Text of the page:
contentedsouls

Join us on our travels around Europe aboard our Dutch Tjalk Francoise

  • Jill Budd

    After 6 years aboard our Narrowboat Matilda Rose in the UK, we took the plunge and shipped her across to Europe. After 2 years in Europe we knew we didn't want to return to the UK so took the plunge and purchased a 1902 20 mtr Dutch Tjalk called Francoise and are now continuing our travels of the waterways of Europe in a buxom wench

  • January 2016
    M T W T F S S
    « Dec   Feb »
     123
    45678910
    11121314151617
    18192021222324
    25262728293031
  • Meta

Melay to Chambilly

Posted by contentedsouls on 19/01/2016

3 locks, 7kms

I set off in search of the Loire on Sunday under lowering skies. I didn’t find it.

P1130426P1130427P1130430P1130435P1130436P1130438P1130442P1130443P1130449P1130459

I did find the most elaborate cow shed I’ve ever seen and more Storks though.

A knock on the boat early Monday morning revealed a VNF lady in a van who had come to confirm that we wanted locks 3, 4 and 5 operating at 11am. We were somewhat relieved to find that we had, finally, spoken to someone who was in a position to make this happen. We left at 10 which gave me a chance to get used to the time lapse on the wheel before the first lock! I find it quite strange that, in moments of pressure, I turned the wheel the wrong way – I wouldn’t do it in a car. The major differences (for me) are steering the front rather than the back, not being able to peek down the sides and remembering there is boat behind me – the latter is important as I don’t want to be bumping the back end and spilling my guests’ cocktails, that wouldn’t be good form. I settled down to it fairly quickly and was quite comfortable whilst manoeuvring nice and slowly (even G actually said I did well) but I find the slow steering response too daunting to manoeuvre at speed i.e. coming out of a lock fast to counteract the side stream waiting for me outside. I will get used to it but I would rather build confidence slowly than frighten myself – she’s quite skittish on the water (leeboards for my birthday?).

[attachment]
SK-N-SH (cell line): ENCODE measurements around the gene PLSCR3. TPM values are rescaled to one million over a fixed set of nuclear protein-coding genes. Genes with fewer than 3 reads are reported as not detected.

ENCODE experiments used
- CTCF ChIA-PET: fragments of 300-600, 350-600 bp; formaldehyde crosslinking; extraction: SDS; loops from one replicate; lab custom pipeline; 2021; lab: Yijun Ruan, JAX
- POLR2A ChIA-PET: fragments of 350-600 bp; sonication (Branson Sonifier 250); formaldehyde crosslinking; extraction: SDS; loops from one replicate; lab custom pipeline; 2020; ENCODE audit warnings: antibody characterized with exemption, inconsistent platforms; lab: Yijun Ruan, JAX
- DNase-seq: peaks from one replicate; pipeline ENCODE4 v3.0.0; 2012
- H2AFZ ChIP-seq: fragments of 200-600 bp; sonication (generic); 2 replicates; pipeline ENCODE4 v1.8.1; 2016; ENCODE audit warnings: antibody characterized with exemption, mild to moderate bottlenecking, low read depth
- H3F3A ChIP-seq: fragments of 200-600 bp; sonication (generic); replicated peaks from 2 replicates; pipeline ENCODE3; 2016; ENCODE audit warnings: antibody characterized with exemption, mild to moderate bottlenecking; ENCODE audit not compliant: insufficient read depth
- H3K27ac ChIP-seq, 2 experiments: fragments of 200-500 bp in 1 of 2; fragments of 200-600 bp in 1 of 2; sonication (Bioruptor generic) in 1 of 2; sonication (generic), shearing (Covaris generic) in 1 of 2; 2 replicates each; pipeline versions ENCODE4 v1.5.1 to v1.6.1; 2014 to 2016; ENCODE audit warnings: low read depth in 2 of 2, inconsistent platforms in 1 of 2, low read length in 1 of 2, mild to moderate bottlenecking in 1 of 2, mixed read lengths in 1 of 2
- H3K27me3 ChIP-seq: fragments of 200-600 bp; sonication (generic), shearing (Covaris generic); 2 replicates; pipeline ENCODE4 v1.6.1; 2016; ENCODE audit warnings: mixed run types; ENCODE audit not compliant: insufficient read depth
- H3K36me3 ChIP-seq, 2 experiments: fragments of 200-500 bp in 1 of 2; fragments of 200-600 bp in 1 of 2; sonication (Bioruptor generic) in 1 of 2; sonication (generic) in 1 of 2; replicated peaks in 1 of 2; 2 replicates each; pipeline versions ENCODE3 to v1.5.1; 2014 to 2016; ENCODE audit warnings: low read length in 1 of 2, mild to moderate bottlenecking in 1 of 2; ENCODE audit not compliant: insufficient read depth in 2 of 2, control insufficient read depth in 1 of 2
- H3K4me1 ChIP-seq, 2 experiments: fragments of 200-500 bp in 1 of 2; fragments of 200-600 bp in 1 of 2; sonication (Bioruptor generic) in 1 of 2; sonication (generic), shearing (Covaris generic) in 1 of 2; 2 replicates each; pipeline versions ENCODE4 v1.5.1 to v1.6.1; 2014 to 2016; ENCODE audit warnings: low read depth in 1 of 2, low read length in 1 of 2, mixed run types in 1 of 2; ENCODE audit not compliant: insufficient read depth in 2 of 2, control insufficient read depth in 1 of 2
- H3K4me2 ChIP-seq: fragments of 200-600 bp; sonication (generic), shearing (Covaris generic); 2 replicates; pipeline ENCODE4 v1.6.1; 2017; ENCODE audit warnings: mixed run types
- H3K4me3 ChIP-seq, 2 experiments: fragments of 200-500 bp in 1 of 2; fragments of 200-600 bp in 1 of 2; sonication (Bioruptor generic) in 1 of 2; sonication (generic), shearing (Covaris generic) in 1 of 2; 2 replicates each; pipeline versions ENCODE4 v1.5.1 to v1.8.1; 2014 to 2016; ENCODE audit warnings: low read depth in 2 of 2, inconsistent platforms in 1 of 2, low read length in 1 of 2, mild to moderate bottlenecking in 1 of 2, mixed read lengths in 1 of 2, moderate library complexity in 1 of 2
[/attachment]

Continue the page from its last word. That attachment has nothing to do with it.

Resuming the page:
I’m stood on a small stool which gives me a good view of everything I can’t see – this is actually taken in the lock but you wouldn’t know that the lock was there!

P1130462P1130464

We had a few VNF guys to help with the second lock and G had a good French natter. No need to get fed up hanging around when you’re indoors next to the radiator! On our own at the last lock G took some exercise and wound the other gate – no worries about getting him back on the boat as the lock isn’t a lot wider than us and, anyway, I have a twin speed girly button. We had hoped we might get water en route but VNF said it was all turned off until Digoin which is about 25 kms further down (and not guaranteed). We have used half of our water supply in just over a week.

P1130463P1130466

Shortly after we moored at Chambilly (pronounced Shombee) it started to snow heavily, so we didn’t get a lot done. Some idiot (that would be me) suggested that we cycle into the nearby far distant town of Marcigny today – no electric cycle involved in this (the electric bike is on the other boat). Apart from a quick zoom up the tow path and back on the electric cycle I haven’t been on a bike in 46 years; it was wet, it was cold, it was hard. To cheer me up, I suggested we had lunch out – starter, main, cheese (normal or wet), pudding, coffee and 1/4 litre of wine each for 13 euros and it was really good; I swapped puddings with G as I thought his was even nicer than mine. The locals were really friendly too – we’ll go there again as we’ll be back and forth along here at least a couple more times. A brilliant day if I could have just walked home and not cycled – I did suggest pushing it home.

P1130477P1130478P1130481